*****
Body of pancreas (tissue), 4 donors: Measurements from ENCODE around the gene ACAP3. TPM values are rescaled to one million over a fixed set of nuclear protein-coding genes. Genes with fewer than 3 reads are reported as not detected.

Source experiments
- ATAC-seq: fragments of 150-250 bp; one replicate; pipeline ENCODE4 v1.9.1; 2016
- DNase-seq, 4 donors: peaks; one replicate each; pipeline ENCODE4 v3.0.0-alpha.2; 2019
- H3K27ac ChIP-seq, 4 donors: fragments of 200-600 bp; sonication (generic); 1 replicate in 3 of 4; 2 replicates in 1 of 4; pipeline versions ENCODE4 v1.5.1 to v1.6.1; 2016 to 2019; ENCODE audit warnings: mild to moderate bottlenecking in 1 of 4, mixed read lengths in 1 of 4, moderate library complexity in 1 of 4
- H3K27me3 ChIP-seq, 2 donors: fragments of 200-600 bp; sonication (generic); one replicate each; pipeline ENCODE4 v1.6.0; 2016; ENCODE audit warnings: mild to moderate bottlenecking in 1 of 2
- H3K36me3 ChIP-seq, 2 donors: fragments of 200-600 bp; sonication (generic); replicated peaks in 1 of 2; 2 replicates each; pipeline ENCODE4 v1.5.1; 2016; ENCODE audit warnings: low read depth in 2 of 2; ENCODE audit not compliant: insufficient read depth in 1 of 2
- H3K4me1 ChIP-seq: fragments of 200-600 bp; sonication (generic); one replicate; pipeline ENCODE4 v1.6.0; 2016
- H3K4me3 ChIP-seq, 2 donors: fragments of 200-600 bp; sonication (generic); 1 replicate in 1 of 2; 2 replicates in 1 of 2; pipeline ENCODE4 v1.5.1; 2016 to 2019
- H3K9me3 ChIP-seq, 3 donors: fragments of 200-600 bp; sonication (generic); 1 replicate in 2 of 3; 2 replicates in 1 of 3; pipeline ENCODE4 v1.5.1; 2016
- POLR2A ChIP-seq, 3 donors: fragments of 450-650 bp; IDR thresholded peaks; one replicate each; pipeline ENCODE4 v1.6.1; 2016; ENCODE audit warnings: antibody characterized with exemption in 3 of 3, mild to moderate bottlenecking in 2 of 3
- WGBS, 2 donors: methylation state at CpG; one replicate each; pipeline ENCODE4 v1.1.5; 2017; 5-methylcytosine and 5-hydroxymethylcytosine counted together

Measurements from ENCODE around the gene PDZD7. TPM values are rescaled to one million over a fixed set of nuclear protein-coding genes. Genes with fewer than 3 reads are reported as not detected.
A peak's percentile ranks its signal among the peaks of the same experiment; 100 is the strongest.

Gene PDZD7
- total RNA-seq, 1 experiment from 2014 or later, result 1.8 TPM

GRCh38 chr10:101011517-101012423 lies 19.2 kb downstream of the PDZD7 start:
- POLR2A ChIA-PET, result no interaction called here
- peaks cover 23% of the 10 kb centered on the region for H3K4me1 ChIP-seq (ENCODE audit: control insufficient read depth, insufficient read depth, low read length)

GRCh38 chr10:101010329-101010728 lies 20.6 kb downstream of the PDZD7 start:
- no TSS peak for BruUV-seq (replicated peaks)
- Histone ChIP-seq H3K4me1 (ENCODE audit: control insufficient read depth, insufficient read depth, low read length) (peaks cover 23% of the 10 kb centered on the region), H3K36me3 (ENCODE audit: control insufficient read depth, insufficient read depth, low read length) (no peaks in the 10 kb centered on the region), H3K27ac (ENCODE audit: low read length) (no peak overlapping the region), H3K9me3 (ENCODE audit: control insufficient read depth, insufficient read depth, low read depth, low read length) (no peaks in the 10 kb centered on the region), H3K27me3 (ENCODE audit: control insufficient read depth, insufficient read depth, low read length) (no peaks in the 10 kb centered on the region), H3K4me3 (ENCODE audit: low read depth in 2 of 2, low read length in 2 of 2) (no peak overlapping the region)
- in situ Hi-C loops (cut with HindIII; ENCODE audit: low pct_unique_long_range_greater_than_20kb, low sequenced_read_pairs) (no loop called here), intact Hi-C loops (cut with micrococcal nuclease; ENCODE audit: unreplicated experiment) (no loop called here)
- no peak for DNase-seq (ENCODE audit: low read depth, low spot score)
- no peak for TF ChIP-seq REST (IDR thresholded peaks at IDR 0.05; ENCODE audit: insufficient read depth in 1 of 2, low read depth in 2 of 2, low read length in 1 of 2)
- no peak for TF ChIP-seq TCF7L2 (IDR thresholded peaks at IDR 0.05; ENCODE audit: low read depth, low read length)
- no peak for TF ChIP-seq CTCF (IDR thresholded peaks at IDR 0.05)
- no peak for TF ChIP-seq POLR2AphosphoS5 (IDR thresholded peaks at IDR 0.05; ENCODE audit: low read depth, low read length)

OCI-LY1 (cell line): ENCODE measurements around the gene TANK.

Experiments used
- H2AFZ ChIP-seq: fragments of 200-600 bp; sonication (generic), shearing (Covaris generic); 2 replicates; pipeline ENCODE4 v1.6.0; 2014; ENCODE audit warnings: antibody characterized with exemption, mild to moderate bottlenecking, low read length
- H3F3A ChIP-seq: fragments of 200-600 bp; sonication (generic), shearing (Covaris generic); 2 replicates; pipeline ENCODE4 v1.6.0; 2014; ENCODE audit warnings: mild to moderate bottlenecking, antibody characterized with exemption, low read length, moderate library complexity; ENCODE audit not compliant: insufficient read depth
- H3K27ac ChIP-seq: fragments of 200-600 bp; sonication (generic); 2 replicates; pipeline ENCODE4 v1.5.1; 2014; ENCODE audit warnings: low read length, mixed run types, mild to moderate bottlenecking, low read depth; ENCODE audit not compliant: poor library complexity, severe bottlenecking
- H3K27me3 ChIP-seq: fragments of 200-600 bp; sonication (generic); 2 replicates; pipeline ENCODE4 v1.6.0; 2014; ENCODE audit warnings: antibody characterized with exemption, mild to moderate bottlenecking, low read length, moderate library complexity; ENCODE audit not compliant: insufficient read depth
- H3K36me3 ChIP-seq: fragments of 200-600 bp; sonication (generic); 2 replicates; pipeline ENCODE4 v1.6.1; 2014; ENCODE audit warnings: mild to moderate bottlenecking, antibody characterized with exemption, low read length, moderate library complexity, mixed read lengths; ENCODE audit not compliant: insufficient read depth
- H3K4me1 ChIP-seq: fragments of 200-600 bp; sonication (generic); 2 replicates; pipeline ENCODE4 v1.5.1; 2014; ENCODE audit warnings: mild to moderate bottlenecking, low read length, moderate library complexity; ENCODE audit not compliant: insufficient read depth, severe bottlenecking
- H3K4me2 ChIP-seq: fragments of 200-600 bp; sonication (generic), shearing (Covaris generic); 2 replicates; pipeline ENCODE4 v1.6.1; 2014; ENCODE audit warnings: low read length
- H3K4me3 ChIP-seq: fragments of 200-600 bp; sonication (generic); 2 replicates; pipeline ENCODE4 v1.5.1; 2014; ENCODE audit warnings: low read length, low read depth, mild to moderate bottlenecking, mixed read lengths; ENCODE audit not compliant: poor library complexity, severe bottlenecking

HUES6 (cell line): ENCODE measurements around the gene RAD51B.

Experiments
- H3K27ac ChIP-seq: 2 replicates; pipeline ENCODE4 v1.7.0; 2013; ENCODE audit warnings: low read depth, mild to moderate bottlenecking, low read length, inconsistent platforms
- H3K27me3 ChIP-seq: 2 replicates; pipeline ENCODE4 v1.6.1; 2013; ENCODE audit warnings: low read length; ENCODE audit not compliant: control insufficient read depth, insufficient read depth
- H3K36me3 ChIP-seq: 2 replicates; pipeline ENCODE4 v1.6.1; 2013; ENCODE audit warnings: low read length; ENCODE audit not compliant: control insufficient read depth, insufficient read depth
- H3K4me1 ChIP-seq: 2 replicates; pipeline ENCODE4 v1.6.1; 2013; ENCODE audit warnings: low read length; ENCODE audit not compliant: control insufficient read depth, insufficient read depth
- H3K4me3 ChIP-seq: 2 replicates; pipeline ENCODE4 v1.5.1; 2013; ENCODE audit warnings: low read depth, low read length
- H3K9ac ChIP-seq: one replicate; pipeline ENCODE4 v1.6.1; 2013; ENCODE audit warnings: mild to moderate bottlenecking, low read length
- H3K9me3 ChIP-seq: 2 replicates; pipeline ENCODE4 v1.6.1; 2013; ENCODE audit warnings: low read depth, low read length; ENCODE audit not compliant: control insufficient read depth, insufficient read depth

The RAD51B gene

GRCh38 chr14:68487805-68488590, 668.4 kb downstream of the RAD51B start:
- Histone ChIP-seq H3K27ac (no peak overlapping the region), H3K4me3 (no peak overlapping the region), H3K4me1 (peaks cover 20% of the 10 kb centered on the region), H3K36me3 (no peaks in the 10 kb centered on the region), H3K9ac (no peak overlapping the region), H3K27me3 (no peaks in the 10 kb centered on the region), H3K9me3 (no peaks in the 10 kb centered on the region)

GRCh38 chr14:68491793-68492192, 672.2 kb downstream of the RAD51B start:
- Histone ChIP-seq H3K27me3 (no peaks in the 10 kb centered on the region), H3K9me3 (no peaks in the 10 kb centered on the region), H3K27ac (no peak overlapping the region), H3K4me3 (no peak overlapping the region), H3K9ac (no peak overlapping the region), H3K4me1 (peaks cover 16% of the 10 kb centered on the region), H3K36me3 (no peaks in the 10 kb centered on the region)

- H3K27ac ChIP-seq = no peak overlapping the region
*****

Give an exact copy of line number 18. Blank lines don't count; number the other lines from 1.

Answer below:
- POLR2A ChIA-PET, result no interaction called here